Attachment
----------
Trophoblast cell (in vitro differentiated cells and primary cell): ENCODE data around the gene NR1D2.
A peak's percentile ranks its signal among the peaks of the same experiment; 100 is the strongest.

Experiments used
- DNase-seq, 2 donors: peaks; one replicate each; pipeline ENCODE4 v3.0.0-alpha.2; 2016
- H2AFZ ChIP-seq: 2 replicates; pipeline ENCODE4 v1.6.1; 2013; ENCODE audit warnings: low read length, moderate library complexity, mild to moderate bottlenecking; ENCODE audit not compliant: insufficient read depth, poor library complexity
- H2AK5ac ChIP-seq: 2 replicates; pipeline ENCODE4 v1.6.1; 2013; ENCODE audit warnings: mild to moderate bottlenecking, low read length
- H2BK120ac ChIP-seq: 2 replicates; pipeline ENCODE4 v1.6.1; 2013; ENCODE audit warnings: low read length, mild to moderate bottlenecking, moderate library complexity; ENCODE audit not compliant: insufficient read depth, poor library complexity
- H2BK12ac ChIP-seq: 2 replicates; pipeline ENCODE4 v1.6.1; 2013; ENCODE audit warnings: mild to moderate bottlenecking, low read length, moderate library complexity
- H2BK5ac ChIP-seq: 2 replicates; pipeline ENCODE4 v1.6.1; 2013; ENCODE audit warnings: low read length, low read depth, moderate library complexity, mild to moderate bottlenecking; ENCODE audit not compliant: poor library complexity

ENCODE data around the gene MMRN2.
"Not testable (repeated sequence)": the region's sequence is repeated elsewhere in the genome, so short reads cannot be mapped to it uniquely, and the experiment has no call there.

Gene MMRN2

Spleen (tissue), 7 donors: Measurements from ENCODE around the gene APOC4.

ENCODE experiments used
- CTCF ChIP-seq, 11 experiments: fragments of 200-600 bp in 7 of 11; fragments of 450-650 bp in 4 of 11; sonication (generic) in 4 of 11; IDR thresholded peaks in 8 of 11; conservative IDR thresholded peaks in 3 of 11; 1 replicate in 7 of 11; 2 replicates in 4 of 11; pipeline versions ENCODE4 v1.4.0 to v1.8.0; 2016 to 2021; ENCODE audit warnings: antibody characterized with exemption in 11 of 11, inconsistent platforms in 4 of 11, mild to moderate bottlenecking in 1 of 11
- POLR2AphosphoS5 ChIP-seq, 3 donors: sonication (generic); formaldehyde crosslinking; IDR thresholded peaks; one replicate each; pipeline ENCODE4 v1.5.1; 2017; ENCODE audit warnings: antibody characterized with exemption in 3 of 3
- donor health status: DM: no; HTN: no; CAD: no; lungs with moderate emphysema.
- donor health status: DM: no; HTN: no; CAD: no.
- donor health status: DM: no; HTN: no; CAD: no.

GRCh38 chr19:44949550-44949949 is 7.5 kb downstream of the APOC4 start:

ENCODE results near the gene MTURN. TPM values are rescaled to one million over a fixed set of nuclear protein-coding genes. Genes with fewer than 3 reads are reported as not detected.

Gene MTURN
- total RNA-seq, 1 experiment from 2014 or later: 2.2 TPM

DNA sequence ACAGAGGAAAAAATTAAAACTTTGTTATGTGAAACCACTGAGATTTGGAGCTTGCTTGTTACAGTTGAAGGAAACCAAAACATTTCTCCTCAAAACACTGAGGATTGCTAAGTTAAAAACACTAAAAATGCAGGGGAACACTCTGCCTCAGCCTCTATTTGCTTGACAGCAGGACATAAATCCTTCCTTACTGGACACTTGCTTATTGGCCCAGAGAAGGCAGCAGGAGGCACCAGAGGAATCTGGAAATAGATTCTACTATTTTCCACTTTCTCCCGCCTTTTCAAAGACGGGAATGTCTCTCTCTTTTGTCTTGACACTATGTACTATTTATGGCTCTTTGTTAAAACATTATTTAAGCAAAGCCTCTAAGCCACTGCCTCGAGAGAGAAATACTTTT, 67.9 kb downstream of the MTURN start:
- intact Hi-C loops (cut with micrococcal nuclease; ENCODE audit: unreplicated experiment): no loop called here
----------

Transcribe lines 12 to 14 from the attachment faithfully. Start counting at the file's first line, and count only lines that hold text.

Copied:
Gene MMRN2

Spleen (tissue), 7 donors: Measurements from ENCODE around the gene APOC4.

ENCODE experiments used